Syria: Free all prisoners of conscience after amnesty
|Publication Date||25 October 2012|
|Cite as||Amnesty International, Syria: Free all prisoners of conscience after amnesty, 25 October 2012, available at: http://www.refworld.org/docid/508e570c2.html [accessed 29 November 2015]|
|Disclaimer||This is not a UNHCR publication. UNHCR is not responsible for, nor does it necessarily endorse, its content. Any views expressed are solely those of the author or publisher and do not necessarily reflect those of UNHCR, the United Nations or its Member States.|
By Charlotte Phillips, researcher on refugee and migrants' rights at Amnesty International.
On 26 September 2012 at the United Nations General Assembly, David Cameron, the UK's Prime Minister, accused the United Nations of inaction over the Syria conflict, stating: "The blood of these young children is a terrible stain on the reputation of this United Nations."
A few months earlier in June 2012, the European Council "strongly condemned the brutal violence and massacres of civilians and urged the Syrian regime to stop immediately its attacks against the civilian population".
The human rights crisis in Syria is a major test for the EU in its own neighbourhood. In light of the recent announcement that it has been awarded the Nobel Peace Prize, the European Union and its member states have an opportunity to live up to this recognition by taking decisive action to ensure that refugees fleeing Syria are protected.
However, despite widespread condemnation, lofty talk and finger pointing, the, international community including the European Union - has thus far failed to place any effective pressure on the parties to the conflict in Syria to end the large-scale human rights and humanitarian law violations.
Nineteen months after the initially peaceful pro-reform protests erupted and were met with brutal repression, spiralling into an internal armed conflict, the UN Security Council remains paralysed by the prospect of Russia and China's vetos and the inaction of its other members.
And while the international community dithers, civilian casualities - many of them children - continue to mount.
Estimates indicate that well over 24,000 people have died since the crisis began. In addition, over one million people have become displaced from their homes within Syria.
More than 350,000 refugees have registered or are awaiting registration in Syria's neighbouring countries- namely Turkey, Lebanon, Jordan and Iraq.
The UN predicts that by the end of the year 700,000 refugees will have fled to Syria's neighbours. By contrast, the EU has only received 16,500 Syrian asylum seekers.
While Turkey, Lebanon, Jordan and Iraq have, on the whole, allowed large numbers of refugees to enter and remain on their territories, the sharply rising numbers crossing borders as the conflict worsens, makes it imperative for the international community to act decisively to share responsibility with neighbouring countries hosting them.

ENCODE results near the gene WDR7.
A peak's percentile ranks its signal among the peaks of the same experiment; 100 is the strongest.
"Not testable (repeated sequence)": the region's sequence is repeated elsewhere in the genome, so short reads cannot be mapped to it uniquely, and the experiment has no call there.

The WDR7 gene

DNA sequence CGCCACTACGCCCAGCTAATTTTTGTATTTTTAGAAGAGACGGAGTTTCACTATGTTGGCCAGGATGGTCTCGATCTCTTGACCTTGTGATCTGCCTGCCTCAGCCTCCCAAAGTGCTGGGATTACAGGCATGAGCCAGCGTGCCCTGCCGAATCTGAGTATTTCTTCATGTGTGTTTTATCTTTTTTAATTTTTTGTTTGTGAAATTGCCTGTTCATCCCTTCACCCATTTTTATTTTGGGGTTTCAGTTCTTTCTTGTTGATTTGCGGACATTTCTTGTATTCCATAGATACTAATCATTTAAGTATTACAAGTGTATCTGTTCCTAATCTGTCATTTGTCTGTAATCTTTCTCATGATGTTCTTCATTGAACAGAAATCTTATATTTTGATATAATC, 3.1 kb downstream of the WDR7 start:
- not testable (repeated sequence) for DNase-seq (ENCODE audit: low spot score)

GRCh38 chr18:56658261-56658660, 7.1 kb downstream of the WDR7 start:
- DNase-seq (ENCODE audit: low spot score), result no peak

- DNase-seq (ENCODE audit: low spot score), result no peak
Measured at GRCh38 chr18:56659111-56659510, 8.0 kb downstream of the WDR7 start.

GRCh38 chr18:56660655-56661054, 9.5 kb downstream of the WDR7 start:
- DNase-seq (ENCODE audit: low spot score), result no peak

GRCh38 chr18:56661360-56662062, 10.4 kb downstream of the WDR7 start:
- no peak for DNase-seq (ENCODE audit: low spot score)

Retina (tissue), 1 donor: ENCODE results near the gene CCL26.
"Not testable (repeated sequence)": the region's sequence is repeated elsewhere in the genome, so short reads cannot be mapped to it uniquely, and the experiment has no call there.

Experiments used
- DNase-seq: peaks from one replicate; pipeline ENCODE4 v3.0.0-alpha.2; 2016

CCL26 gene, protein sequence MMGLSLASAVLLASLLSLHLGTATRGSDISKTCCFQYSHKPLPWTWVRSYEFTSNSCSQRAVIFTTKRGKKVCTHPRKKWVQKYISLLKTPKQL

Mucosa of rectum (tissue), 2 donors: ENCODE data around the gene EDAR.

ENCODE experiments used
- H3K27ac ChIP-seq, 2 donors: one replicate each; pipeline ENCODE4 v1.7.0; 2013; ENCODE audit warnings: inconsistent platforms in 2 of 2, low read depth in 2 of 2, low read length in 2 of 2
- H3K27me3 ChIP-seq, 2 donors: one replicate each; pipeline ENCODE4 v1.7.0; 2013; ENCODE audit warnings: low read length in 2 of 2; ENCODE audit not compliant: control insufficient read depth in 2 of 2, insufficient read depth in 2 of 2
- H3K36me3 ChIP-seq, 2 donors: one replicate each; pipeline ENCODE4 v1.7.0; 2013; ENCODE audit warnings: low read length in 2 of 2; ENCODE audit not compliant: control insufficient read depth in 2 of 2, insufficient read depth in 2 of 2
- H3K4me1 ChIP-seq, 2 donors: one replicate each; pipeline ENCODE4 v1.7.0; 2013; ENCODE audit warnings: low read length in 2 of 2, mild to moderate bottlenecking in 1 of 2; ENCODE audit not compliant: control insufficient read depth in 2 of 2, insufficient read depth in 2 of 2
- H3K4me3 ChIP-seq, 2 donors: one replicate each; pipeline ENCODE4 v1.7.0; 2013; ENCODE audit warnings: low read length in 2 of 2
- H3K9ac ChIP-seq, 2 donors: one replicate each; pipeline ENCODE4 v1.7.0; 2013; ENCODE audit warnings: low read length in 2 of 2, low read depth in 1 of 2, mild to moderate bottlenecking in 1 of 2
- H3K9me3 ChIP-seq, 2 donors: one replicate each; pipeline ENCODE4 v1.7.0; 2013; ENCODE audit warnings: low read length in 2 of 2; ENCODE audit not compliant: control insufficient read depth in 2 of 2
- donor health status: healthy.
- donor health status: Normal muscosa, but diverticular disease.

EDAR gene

After all, if governments are really concerned about the fate of civillians in Syria, surely they are equally concerned for those forced to flee the country to seek safety. Assisting and protecting those who have managed to escape the bloodshed is the very least that the international community can do.
For this reason, Amnesty International is appealing to the European Union and its member states to take practical measures to assist those fleeing Syria.
Amnesty International proposes the EU takes the following concrete measures:
Ensure access to protection and fair asylum procedures for all Syrian asylum-seekers arriving in the EU
Ensure no refugees are returned to Syria until the situation has stabilised and their safety can be assured
Agree a common EU approach towards determining refugee claims
Adopt a generous interpretation of international protection
Lift obstacles to safety, such as visa requirements and overly burdensome family reunification procedures
Amnesty International is also calling on EU member states to share the responsibility and show solidarity by resettling refugees out of Syria, which is still hosting a large number of Iraqi and Palestinian refugees, as well as significant numbers of Somali, Afghan, Sudanese and Yemeni refugees.
Non-Iraqi refugees in particular face significantly increased exposure to protection risks during the current period of unrest due to their lack of documentation and/or visibility as foreigners.
The UN Refugee Agency is appealling to countries to provide resettlement places for these refugees and Amnesty International urges EU states to respond generously to this appeal.
European countries, as well as other donor countries, must also donate generously to the United Nations (UN) Syria Regional Response Plan. The UN, with its partners, has appealed for US$487.9 million to support the Syrian refugee operation. To date, the appeal is only 29 percent funded.
The rapidly growing numbers of refugees and the onset of winter mean even harsher conditions for refugees in neighbouring countries.
The need to support the humanitarian appeal has become all the more urgent.